Earlier this week, Strawberry Hampton finally won her release from prison, after years of targeted harassment, abuse, and discrimination because of her gender identity.
Strawberry is a transgender woman who for the majority of her incarceration was housed in men’s prisons. While in the custody of the Illinois Department of Corrections (IDOC), she was subjected to extreme, unrelenting sexual violence and abuse by other prisoners, by guards, and by the administration charged with keeping her safe.
When she reported the guards who abused her, prison officials retaliated by giving her unfounded disciplinary tickets and putting her in solitary confinement for weeks and months at a time. For years, her life was a nightmare.
But Strawberry stood up and fought back.
It took two years of litigation with the IDOC – and transfers to four different men’s prisons in the Illinois penitentiary system – before she finally was sent to a women’s prison last December. Strawberry is the second person in the country to win a federal court ruling recognizing that a prison’s decision to house transgender women in a men’s prison could be a form of unlawful discrimination.
Despite her historic victory, the fight was not over. The unfounded disciplinary tickets Strawberry received in retaliation for reporting the abuse she endured caused her sentence to be extended by nine months. So even though she completed her sentence in February, she still had to fight for her freedom.
And today, Strawberry is free.
At 28 years old, Strawberry Hampton has already endured more abuse and more hardship than most of us could imagine. Yet she is one of the most fearless, confident people I’ve ever met, and her spirit cannot be broken.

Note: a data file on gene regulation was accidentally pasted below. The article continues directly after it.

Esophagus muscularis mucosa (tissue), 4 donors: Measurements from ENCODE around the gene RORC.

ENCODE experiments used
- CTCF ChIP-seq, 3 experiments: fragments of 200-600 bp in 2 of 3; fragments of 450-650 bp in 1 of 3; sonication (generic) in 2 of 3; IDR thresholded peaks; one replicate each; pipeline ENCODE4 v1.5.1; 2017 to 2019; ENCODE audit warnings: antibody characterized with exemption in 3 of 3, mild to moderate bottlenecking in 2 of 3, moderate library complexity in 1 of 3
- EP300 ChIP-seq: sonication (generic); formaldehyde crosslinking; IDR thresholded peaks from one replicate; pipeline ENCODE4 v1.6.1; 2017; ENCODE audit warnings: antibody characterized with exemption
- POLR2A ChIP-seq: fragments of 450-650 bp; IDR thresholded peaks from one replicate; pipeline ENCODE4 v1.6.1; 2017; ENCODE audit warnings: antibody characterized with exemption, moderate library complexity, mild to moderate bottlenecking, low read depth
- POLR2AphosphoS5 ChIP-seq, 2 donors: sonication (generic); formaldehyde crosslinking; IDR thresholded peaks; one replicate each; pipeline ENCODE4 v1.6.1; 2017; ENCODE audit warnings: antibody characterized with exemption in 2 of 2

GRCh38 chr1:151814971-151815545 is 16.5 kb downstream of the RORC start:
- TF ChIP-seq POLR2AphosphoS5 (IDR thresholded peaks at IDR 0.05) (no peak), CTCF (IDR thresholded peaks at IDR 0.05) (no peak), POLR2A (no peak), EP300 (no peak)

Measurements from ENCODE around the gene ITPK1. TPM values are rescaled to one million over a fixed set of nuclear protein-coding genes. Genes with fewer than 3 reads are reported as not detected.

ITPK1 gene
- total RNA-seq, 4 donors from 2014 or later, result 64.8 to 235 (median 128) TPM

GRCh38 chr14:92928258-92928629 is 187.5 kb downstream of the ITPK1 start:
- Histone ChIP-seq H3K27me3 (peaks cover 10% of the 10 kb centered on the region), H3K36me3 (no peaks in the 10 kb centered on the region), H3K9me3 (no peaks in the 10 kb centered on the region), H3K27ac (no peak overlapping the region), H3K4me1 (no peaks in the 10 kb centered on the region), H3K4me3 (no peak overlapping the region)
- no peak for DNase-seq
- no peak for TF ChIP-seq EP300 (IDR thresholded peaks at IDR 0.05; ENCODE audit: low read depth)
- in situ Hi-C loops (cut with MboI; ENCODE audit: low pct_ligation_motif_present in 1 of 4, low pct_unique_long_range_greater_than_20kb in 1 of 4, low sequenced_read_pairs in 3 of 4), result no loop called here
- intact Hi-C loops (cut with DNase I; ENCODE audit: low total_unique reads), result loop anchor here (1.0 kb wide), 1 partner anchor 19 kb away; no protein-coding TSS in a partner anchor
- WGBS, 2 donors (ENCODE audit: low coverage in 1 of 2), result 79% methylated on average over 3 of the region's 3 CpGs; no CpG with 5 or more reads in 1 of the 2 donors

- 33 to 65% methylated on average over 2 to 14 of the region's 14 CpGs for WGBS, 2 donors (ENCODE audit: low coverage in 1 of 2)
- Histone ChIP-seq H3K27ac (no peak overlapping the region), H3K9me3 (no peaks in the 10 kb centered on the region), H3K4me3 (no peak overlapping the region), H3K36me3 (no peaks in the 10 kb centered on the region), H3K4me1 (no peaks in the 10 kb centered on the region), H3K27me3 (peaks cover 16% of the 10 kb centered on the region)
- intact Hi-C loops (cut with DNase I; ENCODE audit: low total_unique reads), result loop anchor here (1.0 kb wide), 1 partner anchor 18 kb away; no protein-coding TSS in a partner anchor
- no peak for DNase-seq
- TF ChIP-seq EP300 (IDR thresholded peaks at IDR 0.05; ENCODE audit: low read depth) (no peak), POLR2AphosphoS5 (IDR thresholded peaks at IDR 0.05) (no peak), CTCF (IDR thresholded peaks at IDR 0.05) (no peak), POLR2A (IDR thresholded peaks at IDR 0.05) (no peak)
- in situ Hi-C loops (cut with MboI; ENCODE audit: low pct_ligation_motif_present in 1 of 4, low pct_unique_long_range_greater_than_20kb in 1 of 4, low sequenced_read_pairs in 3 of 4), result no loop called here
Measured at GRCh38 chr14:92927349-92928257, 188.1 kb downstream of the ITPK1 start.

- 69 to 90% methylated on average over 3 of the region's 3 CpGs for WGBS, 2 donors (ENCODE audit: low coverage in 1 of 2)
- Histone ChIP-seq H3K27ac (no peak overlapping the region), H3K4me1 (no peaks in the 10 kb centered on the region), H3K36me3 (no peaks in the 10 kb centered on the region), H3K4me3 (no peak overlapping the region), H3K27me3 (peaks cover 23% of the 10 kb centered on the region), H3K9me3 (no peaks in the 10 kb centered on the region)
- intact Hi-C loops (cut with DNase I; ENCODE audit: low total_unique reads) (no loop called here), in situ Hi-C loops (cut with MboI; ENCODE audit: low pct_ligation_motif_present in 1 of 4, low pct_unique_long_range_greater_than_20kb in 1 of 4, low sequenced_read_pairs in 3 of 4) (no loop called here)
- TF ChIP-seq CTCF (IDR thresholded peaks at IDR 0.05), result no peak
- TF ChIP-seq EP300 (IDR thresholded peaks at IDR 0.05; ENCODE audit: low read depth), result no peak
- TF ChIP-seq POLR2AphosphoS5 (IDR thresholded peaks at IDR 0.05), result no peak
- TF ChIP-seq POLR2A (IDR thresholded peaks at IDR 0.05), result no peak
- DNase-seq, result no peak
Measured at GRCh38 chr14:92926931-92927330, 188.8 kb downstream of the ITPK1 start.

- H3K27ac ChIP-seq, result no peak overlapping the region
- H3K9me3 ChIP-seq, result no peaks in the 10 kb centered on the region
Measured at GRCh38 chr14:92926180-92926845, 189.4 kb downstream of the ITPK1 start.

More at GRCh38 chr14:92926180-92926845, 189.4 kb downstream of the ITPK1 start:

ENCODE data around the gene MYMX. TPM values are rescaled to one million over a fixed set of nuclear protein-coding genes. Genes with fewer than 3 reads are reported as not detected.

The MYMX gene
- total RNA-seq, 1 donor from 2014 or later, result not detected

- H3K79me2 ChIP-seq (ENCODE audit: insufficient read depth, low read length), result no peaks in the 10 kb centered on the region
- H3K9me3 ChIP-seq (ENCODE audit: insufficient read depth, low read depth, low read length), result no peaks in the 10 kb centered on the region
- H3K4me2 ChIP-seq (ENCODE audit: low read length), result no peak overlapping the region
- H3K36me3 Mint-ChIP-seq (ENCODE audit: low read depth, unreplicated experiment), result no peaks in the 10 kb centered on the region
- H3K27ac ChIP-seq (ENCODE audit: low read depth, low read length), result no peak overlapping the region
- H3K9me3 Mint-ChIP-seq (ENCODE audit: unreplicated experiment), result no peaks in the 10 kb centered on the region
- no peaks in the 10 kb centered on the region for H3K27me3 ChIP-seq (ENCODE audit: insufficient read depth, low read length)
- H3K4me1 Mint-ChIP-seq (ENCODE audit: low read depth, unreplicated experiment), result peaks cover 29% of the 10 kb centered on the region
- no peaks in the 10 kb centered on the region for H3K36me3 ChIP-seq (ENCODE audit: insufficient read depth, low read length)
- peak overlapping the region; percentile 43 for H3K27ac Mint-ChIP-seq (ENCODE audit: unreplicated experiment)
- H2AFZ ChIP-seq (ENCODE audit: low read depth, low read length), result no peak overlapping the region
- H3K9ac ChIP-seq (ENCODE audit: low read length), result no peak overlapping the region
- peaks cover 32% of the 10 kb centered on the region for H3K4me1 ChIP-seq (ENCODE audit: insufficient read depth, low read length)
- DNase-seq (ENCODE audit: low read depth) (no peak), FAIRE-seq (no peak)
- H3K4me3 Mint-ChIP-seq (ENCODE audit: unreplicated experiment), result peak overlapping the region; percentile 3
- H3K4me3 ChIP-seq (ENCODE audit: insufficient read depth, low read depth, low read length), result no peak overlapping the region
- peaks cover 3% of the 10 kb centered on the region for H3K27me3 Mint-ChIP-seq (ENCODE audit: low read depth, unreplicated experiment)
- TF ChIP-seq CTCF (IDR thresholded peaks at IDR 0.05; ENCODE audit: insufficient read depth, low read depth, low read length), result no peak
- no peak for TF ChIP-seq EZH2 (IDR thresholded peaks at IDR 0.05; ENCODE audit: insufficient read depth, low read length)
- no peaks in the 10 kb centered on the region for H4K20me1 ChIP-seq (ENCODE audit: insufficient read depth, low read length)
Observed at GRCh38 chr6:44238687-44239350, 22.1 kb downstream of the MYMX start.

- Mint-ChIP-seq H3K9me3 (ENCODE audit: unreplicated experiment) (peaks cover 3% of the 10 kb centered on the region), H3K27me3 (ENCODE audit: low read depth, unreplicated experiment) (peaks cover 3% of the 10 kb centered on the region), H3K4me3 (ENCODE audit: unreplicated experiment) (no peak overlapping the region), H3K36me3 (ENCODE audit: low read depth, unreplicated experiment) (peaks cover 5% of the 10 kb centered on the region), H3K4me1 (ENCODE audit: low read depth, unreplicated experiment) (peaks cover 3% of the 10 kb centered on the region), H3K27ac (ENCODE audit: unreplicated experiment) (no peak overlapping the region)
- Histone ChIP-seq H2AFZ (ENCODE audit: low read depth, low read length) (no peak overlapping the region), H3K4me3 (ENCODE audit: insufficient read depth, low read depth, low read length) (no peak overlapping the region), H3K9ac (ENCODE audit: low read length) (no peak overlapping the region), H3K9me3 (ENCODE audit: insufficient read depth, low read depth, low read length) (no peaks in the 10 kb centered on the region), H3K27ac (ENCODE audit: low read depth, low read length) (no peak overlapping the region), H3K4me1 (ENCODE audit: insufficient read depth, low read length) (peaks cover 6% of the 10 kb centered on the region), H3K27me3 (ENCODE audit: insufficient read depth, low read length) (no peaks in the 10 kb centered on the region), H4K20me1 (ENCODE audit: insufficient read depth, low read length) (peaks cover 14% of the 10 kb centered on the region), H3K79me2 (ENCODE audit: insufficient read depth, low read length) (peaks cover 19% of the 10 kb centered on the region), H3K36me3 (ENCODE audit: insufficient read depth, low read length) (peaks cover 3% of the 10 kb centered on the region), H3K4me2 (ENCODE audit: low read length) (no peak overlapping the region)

I am proud to fight alongside her as she continues to battle for the rights of transgender people who are trapped in the criminal justice system.
Correctional systems across the country continue to ignore the national regulations set forth in the Prison Rape Elimination Act (PREA). Under PREA, transgender inmates should receive individualized placement and housing assessments, based on a number of factors, including personal safety. Yet many prisons, including IDOC, still automatically default to housing prisoners based on their sex assigned at birth. As a result, before Strawberry’s transfer in 2018, there were around 50 transgender woman in the custody of IDOC who all were housed in men’s prisons. Those trans women who are still incarcerated remain 10 times more vulnerable to abuse and sexual violence than other prisoners.
Thanks to Strawberry’s determination, we are hopeful that we are going to start seeing some improvements in IDOC. As a result of her lawsuit, a federal court judge has ordered IDOC to require comprehensive training around transgender issues for all corrections staff. That’s a good start, but there’s much more to be done.
Everyone needs to understand that you don’t give up your constitutional rights when you go to prison, and that the prison has an obligation to keep safe all people in custody, especially its most vulnerable populations. It shouldn’t take a lengthy legal battle to secure a prisoner’s basic safety. But as long as it does, we will continue to fight in court to protect the most vulnerable behind bars.
For anyone out there who is facing this type of abuse themselves, or anyone who loves someone who is in prison and being subjected to this kind of torment, I hope you’ll find some strength and hope from Strawberry’s example.
Even after everything Strawberry has gone through, she’s still so incredibly positive and forward-looking. She has spent her first few days of freedom with a beaming smile on her face. She keeps talking about her plans for the future and her commitment to continuing to be a champion for the transgender community. She’s an inspiration.
But don’t take my word for it. Listen to her yourself.